Newspaper Page Text
THE BURLINGTON FRE PRESS AND TIMES: THURSDAY, FEBRUARY 12, 1914.
II BOOKS BEVEALED HIS KIN
Panics Clarcy Never Disclosed
Identity to His Friend.
Ueposltrit ?-r. to Credit of 111m Two Old
out Children .tinny Yours A no
il ml PrntijirroHv Ittikory IIiihI
uc.im In Several Clllrx,
Mayor James H. Burko returned Fri
day morning from a trip to Hay York
ivhlcli lie mado with Goorgo F. Clarcy
of this city, who la looking up tho
property of his father, Junius Claroy,
whoso existence for several years as a
prosperous baker of Now York was
brought to light by his death at St.
Vincent's hospital a short time ago, Mr.
Claroy -will return to Hurllngton this
wcci. lie will not carry on his father'!!
yuslncis hut will sell out tho estate
It was ascertained that .lames Clarey's
Jortutie amounted to $2O,'J0O, ot which
)M,00Q translated of a mortgage owned
by hlin, $12,000 was In bank books and
tho balaneo Invested In IiIh bakery busi
ness. Mr. Claroy h.id established
tranches In and about New York city
and In several cities outside. He had
becomo interested In a rotary gas oven,
Which he placed In all the bakeshups he
Iromoted. He aim made n specialty of
a brand of bread known as the "O-X-O"
loaf. JIo owned an automobile und em
ployed a chauffeur to carry hi in about
w his various placos of business. Mr.
Clarey n-v. er disclosed his Identity to a
dlr.slu person and died without stating
tha- r.o had living relatives. Shortly be
fore r.U def-th, however, he sont for his
friend and attorney, T, P. DeOraftcnreld,
lo mako home communication but when
tho attorney arrlvod Claioy was dead.
AnoUior curious circumstance was do
voloped during Mayor Burko's visit, and
that was a. renowal of hla aCqualntanco
with tho lato Mr. Clarey's brother, .lohn
13. Clarcy, who la now living at Madison,
N. J. Tho iatter formerly lived In Hur
lington, whero ho was a bookkeeper, and
will bo recalled by many of tho older
geneiatlon. Ho married a Burlington girl,
Mies Nellie S. Northrop, hero in 1STS,
From Hutllngton ho went West and en
gaged in the newspaper huslness, later
coming back Knt and locating at
Madison, N. J. He Is now one of the
prominent citizens of tho town and is
editor and owner of tho Madison Enclc.
Ho, too, thought hl3 brother wa dead
find never dreamed of the fact that
.lames was living In New York, only
".0 miles away. Stranger than that was
t'10 f.iet that Jamas frequently wuit to
Midlson on business trips but he never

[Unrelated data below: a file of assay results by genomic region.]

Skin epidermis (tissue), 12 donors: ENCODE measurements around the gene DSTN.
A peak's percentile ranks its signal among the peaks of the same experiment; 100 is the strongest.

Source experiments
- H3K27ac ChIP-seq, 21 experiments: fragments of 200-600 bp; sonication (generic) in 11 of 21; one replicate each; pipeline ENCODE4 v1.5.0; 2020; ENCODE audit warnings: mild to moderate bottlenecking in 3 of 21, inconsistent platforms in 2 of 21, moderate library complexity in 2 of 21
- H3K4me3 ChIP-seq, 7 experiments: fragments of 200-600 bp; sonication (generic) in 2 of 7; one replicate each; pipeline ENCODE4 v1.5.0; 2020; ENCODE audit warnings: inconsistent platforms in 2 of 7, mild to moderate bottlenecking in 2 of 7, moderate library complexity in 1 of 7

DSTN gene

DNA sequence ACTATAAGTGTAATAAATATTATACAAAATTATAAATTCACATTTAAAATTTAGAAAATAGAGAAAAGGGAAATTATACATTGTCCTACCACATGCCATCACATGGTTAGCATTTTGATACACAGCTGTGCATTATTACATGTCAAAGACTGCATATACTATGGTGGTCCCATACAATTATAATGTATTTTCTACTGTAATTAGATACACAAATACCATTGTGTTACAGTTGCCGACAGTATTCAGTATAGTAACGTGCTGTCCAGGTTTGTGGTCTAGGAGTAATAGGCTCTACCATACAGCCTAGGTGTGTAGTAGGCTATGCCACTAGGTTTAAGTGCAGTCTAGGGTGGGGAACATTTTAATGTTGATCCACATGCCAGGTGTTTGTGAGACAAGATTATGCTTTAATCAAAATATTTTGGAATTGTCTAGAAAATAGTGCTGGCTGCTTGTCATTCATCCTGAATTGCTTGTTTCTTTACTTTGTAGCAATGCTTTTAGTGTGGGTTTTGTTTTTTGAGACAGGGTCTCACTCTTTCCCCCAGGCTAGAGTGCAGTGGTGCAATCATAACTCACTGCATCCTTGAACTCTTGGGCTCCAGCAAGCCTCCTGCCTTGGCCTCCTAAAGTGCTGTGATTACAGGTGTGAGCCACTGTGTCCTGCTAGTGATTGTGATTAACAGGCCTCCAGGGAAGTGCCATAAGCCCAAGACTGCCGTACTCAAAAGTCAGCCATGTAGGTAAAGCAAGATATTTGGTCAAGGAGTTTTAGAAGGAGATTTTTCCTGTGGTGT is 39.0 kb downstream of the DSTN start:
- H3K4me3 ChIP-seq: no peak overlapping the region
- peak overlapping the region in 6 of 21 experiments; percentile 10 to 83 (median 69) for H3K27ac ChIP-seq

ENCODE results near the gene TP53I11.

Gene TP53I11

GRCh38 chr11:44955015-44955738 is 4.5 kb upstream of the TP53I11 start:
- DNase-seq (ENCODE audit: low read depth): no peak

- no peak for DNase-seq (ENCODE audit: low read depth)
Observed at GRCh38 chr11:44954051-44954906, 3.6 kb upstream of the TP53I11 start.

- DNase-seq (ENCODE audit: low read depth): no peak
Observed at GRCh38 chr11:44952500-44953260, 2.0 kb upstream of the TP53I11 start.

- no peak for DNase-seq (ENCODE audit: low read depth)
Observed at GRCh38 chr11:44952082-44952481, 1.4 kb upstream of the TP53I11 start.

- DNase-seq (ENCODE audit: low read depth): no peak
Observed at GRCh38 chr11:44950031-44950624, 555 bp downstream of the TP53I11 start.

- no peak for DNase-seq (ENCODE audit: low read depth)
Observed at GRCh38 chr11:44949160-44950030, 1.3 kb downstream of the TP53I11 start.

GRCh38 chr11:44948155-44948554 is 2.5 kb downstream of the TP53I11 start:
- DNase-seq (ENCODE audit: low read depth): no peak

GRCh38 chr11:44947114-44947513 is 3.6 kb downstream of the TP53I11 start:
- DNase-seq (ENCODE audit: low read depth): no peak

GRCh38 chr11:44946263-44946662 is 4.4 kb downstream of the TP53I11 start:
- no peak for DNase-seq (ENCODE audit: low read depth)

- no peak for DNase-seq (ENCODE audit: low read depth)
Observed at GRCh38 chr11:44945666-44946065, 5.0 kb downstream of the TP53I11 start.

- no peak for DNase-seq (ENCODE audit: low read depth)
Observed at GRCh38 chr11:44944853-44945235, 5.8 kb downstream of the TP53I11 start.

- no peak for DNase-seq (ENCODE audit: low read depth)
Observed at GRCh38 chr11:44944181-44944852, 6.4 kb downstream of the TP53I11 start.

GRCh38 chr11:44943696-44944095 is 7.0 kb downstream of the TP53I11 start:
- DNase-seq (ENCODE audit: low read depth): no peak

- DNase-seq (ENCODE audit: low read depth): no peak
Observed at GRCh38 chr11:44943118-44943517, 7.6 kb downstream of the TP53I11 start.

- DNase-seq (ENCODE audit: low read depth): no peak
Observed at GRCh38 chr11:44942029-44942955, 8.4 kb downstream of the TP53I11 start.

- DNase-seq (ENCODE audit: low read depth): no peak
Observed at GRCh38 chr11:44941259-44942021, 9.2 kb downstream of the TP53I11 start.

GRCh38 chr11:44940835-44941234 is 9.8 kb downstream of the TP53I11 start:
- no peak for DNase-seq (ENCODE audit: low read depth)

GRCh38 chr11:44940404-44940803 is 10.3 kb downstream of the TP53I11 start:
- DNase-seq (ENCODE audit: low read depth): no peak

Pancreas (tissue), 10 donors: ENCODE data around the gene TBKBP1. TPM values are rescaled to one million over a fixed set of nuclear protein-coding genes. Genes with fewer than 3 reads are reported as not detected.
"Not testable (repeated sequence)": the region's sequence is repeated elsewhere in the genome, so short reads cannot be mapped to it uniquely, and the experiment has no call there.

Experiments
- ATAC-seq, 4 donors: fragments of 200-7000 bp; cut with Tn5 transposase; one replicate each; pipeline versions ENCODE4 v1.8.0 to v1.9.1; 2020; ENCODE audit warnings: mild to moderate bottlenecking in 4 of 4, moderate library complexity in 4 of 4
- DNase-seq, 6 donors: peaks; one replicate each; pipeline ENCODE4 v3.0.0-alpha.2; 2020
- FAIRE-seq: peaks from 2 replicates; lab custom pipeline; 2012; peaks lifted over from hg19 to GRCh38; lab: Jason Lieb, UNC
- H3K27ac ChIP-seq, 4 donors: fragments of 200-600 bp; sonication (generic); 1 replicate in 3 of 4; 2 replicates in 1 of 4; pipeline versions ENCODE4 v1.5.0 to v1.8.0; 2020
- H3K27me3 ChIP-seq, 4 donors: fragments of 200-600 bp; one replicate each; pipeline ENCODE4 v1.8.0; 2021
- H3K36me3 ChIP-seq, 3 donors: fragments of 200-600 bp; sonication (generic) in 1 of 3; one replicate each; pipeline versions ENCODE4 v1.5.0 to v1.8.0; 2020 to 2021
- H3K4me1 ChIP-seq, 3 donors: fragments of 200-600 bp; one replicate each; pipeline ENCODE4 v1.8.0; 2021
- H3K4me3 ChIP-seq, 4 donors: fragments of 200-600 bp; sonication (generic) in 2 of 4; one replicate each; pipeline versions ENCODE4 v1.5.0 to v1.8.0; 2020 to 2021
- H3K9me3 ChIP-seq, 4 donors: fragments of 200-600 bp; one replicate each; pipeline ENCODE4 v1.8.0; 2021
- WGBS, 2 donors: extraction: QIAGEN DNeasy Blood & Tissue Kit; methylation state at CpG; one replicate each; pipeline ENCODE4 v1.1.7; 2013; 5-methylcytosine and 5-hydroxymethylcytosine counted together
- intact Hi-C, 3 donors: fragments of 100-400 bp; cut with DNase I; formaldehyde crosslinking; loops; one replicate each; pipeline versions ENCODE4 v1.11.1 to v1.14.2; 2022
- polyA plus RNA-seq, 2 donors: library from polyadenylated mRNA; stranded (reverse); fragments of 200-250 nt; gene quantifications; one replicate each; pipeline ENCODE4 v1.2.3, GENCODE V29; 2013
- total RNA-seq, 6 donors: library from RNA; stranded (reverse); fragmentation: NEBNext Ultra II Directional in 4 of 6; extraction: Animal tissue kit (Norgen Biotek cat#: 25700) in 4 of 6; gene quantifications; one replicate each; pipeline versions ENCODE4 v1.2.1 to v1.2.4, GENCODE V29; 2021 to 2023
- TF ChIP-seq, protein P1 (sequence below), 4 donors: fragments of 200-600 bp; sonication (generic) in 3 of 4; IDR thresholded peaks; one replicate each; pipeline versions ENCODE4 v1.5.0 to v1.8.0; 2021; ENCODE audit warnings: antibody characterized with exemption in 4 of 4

pave any indication that ho knew his
brother, .Prim, was living there, although
John was a prominent man in the llfo of
tho town and .Tnm"s must havo known
James always posed as a bachelor with
out relatives, and tho fact that he might
have had surviving- kin was only dis
closed after his death when It was dis
covered there were two bank books
iimong his possessions in the namo of
his two oldest children, (renrgo and
Cella, having been deposited to tho
account of each in a New York bank
many years ago, which sums havo slnco
remained undisturbed. Whenovor Clarcy
um ill he went immediately to St. Vin
cent's hosplt.il, and another curious fact
In connection with thi'- practice was that
Or. Iilgglns. son-in-law of Mayor Burke,
br-ame i cnu.-'.lntcd w It h Ulm there and
doe'iiinl him frequently without, of
CASTOR I A
For Infants and Children.
Tiia Kind You rlave Always Bougfif
0 rf . SttZZZ
tire quickly relieved by Sloan's
Liniment. Lay it on no rub
bing. Trv it.
Ankle Sprain and Dhloented Hip.
"Isprnlncd my nnklc nnddllocatel
my hip by falling out of n third story
window. Went oil crutches for four
months. Then I storied tn u your
Ulilment, according to directions. 1
must say It Is helping nip womlcrru ly.
We will never bo without Slo.in I.lnl.
mcnt anymorc."-C'w. M-uon, Loton
itation, A. 1',
" I fell mid sprained my arm i week ffl
aco and wns In terrible pnin. I could m
not life my hand or arm liiuii I nppneu
your Liniment. I shall never be with,
out a bottle or Sloan's Liniment.' '&lru
11. IS. i-pnngcr, Llixabeth, N.J.
Finn for Stiffness.
"Sloan's Liniment litis done more
Ihnn nnvihlni T llflTI PtPT tried
13 for stiff joints. I got my hand hurt so Uj
JB badly that I had to stop work rlht In f
VA the Dusicst liinooi me year. ; mumiu
K t nr iimi- I wmilil hnvo to hare ray
K$ hand taken oil. but I got a bottle of
tfi Sloan's Mnimcnt and cured my baud."
n H ilton U'hocUr, llorru, AU.
3 At nil Dealers. 25c
K 50c. and 1.00
W Send for Sloan's
nooK on norscr,
cattle, hod and
REISOMI! IS FAULTY
Logic of Carnegie Foundation's
Report Not Irrefutable.
Denn II. C. Tlnkhnm of Unit fruity of
Vermont ColU'Ke of Medicine Ht
pectM Steady InrrenHe In Size
courto, ever knownlng who the man really
Mayor Burke, during his visit to New
Yoik, called on John I'urroy Mltchel, the
newly elected mayor.
CITY ATTORNEY'S REPORT.
The rrec l'rcnn mid Other Periodical!)
nt Low Itiitcn to Olio Address.
Tho Wrek.y FREE PUSSS can be ob-'
talned In combination with other leading